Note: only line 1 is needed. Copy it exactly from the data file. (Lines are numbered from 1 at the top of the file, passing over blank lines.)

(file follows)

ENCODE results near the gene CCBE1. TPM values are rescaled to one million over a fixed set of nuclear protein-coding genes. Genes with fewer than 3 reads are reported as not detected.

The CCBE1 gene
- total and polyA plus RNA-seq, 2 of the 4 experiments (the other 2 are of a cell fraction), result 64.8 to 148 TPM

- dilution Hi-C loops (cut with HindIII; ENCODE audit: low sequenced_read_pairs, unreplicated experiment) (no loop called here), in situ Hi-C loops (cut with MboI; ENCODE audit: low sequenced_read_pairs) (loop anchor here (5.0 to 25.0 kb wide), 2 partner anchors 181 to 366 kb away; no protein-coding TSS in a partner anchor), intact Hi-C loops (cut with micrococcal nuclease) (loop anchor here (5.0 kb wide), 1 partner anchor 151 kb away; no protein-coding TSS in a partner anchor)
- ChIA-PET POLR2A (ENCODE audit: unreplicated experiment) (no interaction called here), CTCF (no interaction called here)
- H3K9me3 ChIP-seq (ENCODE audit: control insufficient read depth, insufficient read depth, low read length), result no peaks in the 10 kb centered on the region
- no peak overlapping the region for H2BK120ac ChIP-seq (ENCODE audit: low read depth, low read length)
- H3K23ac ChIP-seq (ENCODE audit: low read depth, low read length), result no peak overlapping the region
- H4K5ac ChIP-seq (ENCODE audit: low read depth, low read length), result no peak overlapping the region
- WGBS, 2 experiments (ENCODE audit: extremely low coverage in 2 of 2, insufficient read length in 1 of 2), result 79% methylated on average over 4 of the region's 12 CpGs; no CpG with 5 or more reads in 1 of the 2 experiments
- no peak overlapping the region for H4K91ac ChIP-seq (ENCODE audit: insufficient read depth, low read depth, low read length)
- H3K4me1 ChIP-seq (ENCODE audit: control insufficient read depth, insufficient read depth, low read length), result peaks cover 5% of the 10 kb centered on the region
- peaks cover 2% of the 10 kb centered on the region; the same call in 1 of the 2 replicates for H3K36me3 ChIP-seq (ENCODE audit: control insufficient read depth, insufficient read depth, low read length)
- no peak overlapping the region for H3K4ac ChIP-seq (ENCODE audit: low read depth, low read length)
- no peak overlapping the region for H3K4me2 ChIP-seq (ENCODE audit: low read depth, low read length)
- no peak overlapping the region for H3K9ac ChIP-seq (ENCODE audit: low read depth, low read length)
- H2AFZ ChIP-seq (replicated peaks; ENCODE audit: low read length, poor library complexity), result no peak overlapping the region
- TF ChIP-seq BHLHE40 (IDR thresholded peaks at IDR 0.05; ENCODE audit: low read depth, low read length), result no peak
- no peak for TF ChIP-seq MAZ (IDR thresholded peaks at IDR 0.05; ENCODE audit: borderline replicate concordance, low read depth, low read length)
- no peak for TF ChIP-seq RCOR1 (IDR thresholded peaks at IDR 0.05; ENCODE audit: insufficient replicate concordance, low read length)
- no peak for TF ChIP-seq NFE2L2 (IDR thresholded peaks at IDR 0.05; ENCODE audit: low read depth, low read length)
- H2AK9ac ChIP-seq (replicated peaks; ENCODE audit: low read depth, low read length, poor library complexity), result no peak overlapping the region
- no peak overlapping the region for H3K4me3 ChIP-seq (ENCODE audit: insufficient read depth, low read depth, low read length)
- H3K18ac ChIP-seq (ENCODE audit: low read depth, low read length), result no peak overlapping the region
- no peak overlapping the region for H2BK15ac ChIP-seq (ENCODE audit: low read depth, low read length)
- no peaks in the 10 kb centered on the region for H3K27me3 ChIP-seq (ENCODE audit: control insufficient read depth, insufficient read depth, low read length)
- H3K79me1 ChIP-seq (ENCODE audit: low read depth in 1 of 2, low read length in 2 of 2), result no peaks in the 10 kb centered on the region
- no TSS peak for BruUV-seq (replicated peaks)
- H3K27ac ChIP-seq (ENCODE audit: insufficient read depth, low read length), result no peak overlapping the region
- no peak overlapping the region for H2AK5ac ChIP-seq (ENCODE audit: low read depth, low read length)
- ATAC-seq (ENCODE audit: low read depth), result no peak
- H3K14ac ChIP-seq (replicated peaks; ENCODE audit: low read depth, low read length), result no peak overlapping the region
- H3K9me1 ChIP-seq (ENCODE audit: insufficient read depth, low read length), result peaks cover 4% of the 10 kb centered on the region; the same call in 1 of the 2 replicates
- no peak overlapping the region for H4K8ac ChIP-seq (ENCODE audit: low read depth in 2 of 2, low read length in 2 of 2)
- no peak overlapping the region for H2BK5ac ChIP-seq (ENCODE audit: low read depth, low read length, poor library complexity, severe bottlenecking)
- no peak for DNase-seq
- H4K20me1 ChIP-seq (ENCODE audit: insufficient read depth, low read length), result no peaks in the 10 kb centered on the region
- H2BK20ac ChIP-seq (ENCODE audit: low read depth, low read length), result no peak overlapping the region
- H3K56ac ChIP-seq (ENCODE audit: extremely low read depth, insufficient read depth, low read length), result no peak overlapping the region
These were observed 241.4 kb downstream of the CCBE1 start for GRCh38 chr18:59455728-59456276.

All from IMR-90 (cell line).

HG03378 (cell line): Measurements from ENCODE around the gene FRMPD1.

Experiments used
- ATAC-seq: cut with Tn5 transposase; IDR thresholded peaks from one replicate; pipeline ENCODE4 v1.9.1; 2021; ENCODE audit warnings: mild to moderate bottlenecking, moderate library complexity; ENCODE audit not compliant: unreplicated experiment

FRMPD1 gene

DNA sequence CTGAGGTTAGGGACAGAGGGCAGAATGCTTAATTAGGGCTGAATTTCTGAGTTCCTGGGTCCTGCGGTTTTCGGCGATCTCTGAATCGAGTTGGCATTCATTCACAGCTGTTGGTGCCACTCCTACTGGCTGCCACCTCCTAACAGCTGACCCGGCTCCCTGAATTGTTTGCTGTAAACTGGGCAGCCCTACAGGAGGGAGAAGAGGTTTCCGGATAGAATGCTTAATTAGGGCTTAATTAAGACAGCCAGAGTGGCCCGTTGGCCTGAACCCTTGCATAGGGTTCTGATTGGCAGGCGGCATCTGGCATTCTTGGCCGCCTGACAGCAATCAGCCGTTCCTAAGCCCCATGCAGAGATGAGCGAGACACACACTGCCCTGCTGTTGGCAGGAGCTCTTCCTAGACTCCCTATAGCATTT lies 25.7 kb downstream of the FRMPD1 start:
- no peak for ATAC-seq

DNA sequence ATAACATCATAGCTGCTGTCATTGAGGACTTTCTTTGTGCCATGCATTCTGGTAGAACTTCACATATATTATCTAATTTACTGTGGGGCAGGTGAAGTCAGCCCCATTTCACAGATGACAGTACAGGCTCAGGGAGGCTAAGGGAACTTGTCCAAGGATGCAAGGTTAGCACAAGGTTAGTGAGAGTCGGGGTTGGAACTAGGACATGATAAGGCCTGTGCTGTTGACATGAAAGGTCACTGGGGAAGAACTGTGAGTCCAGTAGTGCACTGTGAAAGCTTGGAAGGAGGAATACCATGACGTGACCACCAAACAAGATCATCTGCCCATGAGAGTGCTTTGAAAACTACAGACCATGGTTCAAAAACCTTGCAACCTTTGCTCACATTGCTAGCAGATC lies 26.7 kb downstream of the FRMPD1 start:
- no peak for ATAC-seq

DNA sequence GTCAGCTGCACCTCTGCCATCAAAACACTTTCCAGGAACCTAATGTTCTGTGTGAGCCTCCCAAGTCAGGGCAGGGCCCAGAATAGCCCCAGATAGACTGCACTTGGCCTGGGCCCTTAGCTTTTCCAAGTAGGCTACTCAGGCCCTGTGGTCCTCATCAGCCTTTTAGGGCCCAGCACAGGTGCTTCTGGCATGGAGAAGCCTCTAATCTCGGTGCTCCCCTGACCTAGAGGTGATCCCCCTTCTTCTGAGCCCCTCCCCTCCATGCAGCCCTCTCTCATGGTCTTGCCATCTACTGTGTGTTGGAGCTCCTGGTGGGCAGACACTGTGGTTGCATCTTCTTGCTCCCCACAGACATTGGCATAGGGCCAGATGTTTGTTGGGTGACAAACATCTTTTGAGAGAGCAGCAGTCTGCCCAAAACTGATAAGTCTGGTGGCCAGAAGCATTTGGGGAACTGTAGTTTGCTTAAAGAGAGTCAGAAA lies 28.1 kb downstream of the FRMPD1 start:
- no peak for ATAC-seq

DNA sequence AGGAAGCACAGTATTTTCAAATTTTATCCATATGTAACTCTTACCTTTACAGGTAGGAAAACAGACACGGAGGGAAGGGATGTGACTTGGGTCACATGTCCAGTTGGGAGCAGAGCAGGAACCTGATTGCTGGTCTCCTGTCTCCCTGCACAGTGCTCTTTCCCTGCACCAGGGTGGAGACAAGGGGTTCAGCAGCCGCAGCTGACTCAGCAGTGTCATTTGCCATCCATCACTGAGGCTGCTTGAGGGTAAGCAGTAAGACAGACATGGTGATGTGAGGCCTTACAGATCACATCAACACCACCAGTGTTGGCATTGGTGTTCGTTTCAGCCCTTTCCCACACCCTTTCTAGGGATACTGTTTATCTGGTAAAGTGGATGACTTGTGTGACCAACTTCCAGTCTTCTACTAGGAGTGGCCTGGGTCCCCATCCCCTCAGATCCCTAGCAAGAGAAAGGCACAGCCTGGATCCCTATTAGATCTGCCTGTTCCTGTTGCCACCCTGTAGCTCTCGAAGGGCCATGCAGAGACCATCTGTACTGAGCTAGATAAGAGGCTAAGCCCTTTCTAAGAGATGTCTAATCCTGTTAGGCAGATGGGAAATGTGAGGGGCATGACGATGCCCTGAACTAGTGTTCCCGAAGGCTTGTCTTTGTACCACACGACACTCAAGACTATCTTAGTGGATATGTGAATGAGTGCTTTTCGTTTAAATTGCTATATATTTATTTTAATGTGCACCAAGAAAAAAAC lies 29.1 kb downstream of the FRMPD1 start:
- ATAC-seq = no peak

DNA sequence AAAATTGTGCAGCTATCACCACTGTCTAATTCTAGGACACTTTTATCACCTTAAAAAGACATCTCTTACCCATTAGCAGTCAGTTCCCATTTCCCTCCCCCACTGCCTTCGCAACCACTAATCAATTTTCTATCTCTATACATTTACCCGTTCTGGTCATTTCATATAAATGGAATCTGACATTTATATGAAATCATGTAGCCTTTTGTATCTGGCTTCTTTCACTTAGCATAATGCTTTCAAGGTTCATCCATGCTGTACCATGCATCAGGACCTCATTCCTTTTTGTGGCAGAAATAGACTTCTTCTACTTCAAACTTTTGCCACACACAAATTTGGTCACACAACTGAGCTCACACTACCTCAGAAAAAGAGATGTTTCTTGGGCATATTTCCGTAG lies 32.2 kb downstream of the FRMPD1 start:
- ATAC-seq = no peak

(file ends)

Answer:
ENCODE results near the gene CCBE1. TPM values are rescaled to one million over a fixed set of nuclear protein-coding genes. Genes with fewer than 3 reads are reported as not detected.